The idea of developing a laboratory instrument that handles and sorts individual, viable cells has been realized by researchers in the Laboratory for MEMS Applications in the Department of Microsystems Engineering (IMTEK) at the University of Freiburg. Together with economist Benjamin Steimle and IMTEK academic senior advisor Dr. Peter Koltay, the Department's former doctoral students Dr. Jonas Schöndube and Dr. André Groß founded the company "cytena GmbH" in 2014. They have produced a laboratory device that isolates, sorts and dispenses individual human cells or bacteria - similar to an inkjet printer. The Swedish publicly traded biotechnology company "CELLINK AB" has now taken over the Freiburg start-up company for 30.25 million euros.
The basic technology goes back to fundamentals that were developed at the Laboratory of MEMS Applications headed by Prof. Dr.-Ing. Roland Zengerle in cooperation with the Hahn-Schickard Institutes between 2000 and 2010, which were further developed in several research projects from 2010 to 2014 up to the prototype stage. The development was supported by several grants from the Federal Ministry of Education and Research, the European Union and, in particular, the EXIST research transfer program and the support of the Technology Transfer Office at the University of Freiburg.
Supported by an automated imaging process, the Single-Cell Printer™ encapsulates cells in microdroplets with a mere 1/10 millimeter diameter and transmits them onto any given examination platform. The patented process is used particularly in research and drug production. Single cells come into play when modern active agents, so-called biologicals, are developed and cell lines are manufactured. Furthermore, scientists need them in order to conduct genetic analysis on individual cells for cancer and stem cell research. With the "cytena" device, scientists can isolate cells for the development of cell lines and build microtissues faster and more reproducibly. The Swedish company "CELLINK AB" sells equipment and technologies for printing and monitoring human tissue and 3D cell culture models.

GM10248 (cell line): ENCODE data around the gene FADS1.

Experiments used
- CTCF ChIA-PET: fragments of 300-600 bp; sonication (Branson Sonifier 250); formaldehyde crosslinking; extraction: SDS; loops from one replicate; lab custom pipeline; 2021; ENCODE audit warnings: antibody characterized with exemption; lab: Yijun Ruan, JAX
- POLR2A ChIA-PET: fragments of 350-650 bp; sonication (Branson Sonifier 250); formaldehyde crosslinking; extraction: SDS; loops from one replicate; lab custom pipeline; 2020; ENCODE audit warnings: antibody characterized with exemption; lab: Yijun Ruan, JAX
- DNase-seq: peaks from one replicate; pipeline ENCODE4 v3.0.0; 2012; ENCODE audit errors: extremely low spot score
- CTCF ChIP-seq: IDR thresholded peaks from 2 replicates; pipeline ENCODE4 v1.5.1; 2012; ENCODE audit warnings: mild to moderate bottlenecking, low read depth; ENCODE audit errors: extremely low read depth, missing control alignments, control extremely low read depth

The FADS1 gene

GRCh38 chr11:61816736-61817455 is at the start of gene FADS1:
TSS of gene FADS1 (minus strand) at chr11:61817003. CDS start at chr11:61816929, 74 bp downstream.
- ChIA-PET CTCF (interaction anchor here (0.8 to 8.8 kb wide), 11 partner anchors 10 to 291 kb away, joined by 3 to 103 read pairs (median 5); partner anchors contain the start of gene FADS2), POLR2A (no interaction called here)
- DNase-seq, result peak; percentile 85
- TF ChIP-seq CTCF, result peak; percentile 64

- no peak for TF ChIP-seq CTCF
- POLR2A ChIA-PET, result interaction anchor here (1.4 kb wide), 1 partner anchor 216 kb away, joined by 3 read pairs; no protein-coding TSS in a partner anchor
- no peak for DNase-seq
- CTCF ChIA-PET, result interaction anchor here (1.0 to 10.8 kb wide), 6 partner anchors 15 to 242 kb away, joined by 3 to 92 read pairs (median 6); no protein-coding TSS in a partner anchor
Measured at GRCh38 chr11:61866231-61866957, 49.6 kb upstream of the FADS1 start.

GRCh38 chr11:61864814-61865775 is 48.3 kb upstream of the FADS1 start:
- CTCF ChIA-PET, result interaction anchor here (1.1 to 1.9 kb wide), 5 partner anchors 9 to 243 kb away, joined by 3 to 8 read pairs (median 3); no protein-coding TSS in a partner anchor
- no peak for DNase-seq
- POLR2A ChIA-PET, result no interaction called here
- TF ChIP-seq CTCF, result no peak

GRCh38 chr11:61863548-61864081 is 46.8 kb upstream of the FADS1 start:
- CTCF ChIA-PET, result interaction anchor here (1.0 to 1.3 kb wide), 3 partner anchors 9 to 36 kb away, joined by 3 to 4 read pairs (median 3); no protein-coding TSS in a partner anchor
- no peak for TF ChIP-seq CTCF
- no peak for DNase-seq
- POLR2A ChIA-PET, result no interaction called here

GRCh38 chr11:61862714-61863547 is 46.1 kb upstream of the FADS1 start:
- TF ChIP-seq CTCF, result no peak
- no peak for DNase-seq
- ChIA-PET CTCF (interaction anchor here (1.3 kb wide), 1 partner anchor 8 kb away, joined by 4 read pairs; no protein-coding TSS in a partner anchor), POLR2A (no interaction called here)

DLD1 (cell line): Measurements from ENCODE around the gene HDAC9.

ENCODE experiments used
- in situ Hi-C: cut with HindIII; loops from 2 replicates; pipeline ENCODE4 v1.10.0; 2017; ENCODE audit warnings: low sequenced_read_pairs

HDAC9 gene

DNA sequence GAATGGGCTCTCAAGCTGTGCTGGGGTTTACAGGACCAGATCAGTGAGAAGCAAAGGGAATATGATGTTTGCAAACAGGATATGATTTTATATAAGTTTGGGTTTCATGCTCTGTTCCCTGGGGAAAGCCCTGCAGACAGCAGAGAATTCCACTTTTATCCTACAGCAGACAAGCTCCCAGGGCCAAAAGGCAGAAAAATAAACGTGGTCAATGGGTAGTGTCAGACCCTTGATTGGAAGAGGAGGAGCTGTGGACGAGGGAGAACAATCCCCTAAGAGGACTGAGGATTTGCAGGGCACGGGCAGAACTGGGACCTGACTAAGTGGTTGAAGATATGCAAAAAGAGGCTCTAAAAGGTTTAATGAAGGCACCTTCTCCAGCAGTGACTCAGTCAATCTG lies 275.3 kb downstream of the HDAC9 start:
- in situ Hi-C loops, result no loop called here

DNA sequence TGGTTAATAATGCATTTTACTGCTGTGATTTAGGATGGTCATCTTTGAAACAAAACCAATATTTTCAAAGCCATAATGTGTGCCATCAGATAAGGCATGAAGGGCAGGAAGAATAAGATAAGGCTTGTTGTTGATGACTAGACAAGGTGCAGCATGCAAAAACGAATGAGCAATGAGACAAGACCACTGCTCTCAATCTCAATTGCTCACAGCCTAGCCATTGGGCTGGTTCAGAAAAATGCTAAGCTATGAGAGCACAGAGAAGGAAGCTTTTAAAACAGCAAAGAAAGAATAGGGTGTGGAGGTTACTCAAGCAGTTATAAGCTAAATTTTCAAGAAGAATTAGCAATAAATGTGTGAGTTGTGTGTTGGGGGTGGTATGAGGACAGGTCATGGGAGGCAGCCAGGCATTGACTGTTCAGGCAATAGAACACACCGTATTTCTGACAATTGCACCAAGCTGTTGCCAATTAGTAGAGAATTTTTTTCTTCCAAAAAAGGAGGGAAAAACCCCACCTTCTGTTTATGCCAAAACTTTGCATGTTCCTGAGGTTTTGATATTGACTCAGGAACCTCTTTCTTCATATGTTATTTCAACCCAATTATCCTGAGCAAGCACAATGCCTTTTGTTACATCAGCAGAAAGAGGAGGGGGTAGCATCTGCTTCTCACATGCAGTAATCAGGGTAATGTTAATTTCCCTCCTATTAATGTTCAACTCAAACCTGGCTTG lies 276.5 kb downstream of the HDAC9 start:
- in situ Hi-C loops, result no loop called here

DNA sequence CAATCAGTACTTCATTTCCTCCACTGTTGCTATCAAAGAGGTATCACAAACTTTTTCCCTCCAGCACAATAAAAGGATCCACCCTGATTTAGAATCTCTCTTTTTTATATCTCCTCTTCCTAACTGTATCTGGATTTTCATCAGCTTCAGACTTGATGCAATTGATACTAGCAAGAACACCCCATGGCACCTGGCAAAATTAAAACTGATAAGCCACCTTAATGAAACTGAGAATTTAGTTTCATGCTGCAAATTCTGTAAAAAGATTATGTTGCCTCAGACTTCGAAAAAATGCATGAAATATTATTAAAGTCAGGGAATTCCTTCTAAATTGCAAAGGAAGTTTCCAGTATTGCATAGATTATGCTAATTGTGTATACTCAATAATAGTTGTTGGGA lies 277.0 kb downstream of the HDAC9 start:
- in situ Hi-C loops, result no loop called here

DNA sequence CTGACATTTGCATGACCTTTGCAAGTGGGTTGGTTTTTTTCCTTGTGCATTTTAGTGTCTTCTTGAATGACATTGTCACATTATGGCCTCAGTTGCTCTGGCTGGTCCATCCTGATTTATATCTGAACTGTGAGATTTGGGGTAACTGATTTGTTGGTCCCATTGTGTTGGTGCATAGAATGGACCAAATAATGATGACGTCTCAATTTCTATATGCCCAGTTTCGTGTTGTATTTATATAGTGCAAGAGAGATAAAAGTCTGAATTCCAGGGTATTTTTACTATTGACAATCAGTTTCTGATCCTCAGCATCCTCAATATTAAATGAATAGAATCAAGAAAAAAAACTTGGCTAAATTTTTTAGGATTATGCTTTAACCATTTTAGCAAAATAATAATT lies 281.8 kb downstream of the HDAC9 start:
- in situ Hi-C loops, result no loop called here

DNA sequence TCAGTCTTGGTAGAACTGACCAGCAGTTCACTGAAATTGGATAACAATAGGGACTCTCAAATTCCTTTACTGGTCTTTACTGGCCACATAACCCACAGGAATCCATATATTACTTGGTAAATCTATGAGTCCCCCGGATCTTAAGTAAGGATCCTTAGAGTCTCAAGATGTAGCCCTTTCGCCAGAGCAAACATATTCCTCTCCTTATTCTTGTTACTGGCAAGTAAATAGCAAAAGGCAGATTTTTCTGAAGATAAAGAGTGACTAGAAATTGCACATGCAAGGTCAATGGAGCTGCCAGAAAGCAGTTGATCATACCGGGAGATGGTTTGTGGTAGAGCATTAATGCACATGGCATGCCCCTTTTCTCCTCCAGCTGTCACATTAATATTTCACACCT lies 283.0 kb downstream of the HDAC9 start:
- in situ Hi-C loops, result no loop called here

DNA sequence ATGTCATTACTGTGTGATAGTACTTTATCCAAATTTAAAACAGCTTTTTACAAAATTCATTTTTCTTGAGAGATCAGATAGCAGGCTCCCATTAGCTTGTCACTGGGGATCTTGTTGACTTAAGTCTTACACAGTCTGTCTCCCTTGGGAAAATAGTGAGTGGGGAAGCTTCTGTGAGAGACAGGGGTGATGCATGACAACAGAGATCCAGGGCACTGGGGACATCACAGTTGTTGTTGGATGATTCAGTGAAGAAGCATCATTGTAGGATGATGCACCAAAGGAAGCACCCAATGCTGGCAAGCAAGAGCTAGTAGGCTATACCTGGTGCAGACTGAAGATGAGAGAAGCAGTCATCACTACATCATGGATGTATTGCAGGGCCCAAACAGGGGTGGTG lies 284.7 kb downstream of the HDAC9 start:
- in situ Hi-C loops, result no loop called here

The start-up company "cytena" is not the first spin-off from Zengerle's applied research. In addition to "cytena," his laboratory has also given rise to the companies BioFluidix, SpinDiag, Actome and the Freiburg-based Hahn-Schickard-Institut für Mikroanalysesysteme, which has so far provided more than 150 jobs in Freiburg's technology sector. Another start-up, Dermagnostix, is currently in development.
"Of the three most important ways to transfer our research results into actual applications, spin-offs are the most crucial," explains Zengerle. The other two paths are scientific publications and direct cooperation with businesses. "However, the findings from publications can be taken up anywhere in the world. The taxpayers' money that was used for research here in Freiburg then only flows sparsely back into the state or the federal government, for example through license revenues. The same also applies if we cooperate with companies in other European countries, the USA or China and support them in the development of innovative products. In contrast, it goes full circle when we set up companies at the same location where the research is carried out. In that way, the know-how and the high-tech jobs remain in the country and the tax money used for research flows back very efficiently and can drive new innovation forward."